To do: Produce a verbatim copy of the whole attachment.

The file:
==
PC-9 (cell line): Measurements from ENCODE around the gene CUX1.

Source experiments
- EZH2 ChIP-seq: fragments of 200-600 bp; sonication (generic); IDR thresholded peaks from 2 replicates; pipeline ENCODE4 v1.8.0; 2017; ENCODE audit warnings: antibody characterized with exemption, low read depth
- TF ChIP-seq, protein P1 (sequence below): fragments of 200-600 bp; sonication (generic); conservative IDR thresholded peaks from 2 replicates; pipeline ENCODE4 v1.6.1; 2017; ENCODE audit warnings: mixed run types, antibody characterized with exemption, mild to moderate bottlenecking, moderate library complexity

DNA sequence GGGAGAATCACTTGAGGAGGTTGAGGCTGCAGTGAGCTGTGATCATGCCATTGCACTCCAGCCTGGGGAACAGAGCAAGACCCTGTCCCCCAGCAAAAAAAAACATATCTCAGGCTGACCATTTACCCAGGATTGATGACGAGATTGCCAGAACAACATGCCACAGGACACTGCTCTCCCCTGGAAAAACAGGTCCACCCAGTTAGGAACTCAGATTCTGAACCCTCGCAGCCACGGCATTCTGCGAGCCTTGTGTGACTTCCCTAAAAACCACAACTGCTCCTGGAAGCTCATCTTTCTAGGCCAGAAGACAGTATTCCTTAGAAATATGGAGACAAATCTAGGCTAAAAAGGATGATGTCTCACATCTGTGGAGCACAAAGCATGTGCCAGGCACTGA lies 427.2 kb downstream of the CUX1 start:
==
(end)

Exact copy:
PC-9 (cell line): Measurements from ENCODE around the gene CUX1.

Source experiments
- EZH2 ChIP-seq: fragments of 200-600 bp; sonication (generic); IDR thresholded peaks from 2 replicates; pipeline ENCODE4 v1.8.0; 2017; ENCODE audit warnings: antibody characterized with exemption, low read depth
- TF ChIP-seq, protein P1 (sequence below): fragments of 200-600 bp; sonication (generic); conservative IDR thresholded peaks from 2 replicates; pipeline ENCODE4 v1.6.1; 2017; ENCODE audit warnings: mixed run types, antibody characterized with exemption, mild to moderate bottlenecking, moderate library complexity

DNA sequence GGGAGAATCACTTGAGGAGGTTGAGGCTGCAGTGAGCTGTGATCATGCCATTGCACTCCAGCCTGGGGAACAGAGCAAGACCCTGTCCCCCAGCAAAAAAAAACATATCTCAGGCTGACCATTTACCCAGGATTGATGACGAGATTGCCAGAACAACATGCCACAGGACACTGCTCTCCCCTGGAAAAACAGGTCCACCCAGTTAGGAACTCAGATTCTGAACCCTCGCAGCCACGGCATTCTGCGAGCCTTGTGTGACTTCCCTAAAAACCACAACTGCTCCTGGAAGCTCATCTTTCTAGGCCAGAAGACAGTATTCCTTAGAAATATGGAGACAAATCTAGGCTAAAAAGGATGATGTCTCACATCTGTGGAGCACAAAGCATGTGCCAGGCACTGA lies 427.2 kb downstream of the CUX1 start: